To start, here is an image showing a variety of brands which stemmed from the founders of Roc-A-Fella.
This is a popular choice for musicians. It makes sense as music is about self-expression and creativity and so is fashion, making the cross-over natural and effective. Ventures from the UK include Tinie Tempah’s Disturbing London, which is street mixed with high fashion (Saunders, 2017) and Skepta’s Mains line (Harris, 2017).
Pharrell has streetwear brand Billionaire Boys Club (fusing “rock, hip-hop and skateboarding culture” (Zeleznock, 2008), shoewear brand Ice Cream and a textile company which turns plastic into denim.
Kanye West has many fashion businesses, like his Yeezy’s shoes and clothing line, as does Rihanna. One of the singer’s various ventures includes being the creative director of Puma (Saunders, 2017), designing for River Island and having her Savage line of lingerie.
Beyonce has a vegan home-delivery company and 50 Cent owns shares of the Vitamin Water brand (Kreps, 2014) in terms of US-artists. From the UK, there’s Krept and Konan’s Crepes and Cones, a “pancake and ice-cream emporium” that also sells cocktails, chicken wings and healthy portions of ribs (if you know, you know) (Foster, 2018).
Dr Dre’s Beats are one of the best examples for tech businesses made by musicians. The brand offers “boutique headphones that look good and are bass-resilient”, has had from support from celebrity clients and tech giant Apple spent $3.2 billion on it (Kreps, 2014).
Rihanna has shaken things up with her Fenty Beauty line. She is also rumoured to be launching much more under the House of Fenty brand, like wine.
Charities and non-profit organisations are an option too. Pharrell has an educational foundation to help young people in troubled communities (Yakowicz, 2014).
Akon wanted to bring solar energy to those living in rural Africa through Akon Lighting Africa (Nianias, 2015), which has given 600 million people electricity. The scheme wants the local intellect to use their expertise and pushes them to “devise new, innovative, technical solutions” (Nianias, 2015).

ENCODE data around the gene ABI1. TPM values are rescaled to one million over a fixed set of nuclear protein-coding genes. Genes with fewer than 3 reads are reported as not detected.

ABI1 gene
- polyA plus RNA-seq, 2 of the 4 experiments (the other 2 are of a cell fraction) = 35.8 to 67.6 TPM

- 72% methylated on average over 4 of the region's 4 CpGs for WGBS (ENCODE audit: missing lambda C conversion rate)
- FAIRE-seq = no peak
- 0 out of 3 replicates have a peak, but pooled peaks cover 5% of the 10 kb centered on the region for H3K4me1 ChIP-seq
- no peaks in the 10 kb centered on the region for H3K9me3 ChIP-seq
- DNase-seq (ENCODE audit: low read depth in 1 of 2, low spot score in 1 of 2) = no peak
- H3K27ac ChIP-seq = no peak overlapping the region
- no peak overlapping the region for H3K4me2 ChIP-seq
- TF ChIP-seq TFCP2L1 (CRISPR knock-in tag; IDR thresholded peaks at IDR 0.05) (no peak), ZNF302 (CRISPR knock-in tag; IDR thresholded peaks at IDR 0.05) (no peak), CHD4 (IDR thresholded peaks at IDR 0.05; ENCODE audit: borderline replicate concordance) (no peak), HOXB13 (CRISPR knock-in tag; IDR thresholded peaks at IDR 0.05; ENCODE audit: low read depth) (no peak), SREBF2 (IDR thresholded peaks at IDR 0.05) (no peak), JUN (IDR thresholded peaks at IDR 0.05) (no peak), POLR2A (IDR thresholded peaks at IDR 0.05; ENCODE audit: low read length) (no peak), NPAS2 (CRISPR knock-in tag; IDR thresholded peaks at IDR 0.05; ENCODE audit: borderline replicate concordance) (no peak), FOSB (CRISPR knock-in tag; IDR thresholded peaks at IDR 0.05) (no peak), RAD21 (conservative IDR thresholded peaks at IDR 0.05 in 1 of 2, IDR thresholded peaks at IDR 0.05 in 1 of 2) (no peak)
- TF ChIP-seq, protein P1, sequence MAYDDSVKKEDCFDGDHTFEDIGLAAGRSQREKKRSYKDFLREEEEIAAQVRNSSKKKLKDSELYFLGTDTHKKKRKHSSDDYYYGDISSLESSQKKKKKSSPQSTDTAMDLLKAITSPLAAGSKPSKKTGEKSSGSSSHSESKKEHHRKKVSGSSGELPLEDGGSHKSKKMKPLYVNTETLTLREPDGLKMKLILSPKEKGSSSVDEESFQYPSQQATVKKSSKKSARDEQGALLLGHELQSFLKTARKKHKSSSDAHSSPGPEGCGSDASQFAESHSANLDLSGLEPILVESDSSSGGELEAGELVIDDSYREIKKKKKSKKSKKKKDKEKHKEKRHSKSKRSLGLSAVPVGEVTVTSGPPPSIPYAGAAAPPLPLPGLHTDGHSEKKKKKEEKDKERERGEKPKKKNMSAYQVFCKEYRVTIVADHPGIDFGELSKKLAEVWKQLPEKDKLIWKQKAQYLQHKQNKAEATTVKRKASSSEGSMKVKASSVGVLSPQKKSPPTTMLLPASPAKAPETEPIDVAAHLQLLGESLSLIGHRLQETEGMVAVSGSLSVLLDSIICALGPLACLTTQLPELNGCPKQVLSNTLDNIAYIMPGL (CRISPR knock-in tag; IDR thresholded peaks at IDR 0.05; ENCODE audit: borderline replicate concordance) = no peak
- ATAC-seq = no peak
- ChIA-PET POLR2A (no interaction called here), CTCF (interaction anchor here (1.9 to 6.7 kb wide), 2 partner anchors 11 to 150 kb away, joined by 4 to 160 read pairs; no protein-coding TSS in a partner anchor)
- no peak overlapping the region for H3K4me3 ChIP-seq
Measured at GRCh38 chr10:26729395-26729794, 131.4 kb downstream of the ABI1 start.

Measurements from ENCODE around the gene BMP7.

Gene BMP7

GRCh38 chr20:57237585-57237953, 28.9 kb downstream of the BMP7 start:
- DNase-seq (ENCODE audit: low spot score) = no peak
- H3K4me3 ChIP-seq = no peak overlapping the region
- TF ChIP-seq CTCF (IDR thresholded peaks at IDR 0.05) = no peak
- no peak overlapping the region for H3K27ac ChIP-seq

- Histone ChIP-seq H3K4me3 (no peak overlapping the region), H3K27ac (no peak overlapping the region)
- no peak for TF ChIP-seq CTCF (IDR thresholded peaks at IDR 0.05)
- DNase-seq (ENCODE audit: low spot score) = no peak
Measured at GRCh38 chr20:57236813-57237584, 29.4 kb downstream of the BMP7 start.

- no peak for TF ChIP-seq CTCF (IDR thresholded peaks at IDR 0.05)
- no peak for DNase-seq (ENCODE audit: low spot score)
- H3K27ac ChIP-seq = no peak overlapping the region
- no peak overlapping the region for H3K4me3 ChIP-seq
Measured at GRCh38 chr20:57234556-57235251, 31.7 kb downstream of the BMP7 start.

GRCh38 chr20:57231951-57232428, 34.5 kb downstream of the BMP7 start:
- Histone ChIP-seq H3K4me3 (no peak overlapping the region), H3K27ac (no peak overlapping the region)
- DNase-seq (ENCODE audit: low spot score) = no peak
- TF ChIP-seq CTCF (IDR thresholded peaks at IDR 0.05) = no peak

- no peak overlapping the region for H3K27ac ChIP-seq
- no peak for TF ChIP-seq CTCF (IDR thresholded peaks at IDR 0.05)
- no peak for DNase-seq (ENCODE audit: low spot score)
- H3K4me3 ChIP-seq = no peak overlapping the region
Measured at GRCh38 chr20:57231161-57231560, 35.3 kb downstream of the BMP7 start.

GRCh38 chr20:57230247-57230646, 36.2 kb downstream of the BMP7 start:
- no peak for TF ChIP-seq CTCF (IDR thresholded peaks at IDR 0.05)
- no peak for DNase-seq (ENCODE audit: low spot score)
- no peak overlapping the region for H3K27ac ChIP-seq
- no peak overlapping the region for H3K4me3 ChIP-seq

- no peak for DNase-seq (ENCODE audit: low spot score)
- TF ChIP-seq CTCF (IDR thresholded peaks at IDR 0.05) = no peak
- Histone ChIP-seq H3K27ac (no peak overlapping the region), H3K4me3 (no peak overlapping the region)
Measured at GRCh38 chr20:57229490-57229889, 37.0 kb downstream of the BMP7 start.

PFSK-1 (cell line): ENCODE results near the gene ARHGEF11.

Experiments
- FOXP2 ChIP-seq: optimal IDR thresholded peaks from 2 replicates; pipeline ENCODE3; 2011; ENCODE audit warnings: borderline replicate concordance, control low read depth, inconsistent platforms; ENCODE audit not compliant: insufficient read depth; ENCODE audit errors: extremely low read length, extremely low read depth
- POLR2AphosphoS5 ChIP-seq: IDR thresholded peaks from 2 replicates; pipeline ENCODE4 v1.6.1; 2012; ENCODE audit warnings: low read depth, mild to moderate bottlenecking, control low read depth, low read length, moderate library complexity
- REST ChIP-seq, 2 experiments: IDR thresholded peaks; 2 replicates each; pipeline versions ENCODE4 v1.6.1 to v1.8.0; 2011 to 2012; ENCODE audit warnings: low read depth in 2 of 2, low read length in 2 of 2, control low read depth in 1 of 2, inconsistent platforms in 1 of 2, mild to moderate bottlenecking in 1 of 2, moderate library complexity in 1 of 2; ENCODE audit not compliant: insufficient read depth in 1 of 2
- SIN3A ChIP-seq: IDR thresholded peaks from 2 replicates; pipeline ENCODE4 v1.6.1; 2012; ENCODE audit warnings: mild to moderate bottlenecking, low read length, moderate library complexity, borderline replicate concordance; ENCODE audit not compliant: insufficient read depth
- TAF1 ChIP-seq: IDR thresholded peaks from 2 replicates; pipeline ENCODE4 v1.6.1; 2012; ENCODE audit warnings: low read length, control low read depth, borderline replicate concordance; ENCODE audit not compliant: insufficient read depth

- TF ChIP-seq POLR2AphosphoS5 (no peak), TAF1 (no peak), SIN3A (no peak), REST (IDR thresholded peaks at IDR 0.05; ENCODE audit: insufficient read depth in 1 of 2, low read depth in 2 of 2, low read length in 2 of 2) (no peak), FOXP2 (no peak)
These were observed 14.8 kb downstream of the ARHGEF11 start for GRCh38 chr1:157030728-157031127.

And finally, something still within the musical field is setting up your own record label, which has been done by JME and Skepta (Kent-Smith, 2017), Diddy and Jay-Z . But given that record labels are arguably less powerful now than before, is this really the best move or would another venture be better?
SOURCES: https://www.independent.co.uk/news/people/akon-is-bringing-electricity-to-600-million-people-in-africa-10291826.html, https://www.redbull.com/gb-en/funky-friday-dave-and-fredo-number-1, https://www.complex.com/music/2018/10/the-success-of-dave-fredo-funky-friday-signals-a-new-dawn-for-british-rap, https://www.forbes.com/sites/alisoncoleman/2018/01/19/in-the-21st-century-to-be-a-musician-is-to-be-an-entrepreneur/#7feaca4c4470, https://www.forbes.com/sites/greatspeculations/2017/05/03/how-the-music-industry-is-putting-itself-out-of-business/#71d570c9e57a, https://www.independent.co.uk/arts-entertainment/music/features/the-new-link-between-music-and-fashion-1774994.html, https://www.standard.co.uk/go/london/music/rappers-krept-and-konan-open-croyden-pancake-and-icecream-emporium-a3836386.html, https://hypebeast.com/2017/6/skepta-mains-clothing-line, https://mixmag.net/feature/15-of-the-most-influential-grime-and-dubstep-labels-of-the-last-decade/23, https://www.bbc.co.uk/news/entertainment-arts-40339911, https://www.growthink.com/content/25-most-successful-musician-entrepreneurs, https://www.inc.com/will-yakowicz/draft/13-hip-hop-artists-who-became-entrepreneur.html, https://www.rollingstone.com/music/music-lists/15-musicians-who-run-business-empires-22552/jay-z-31-220549/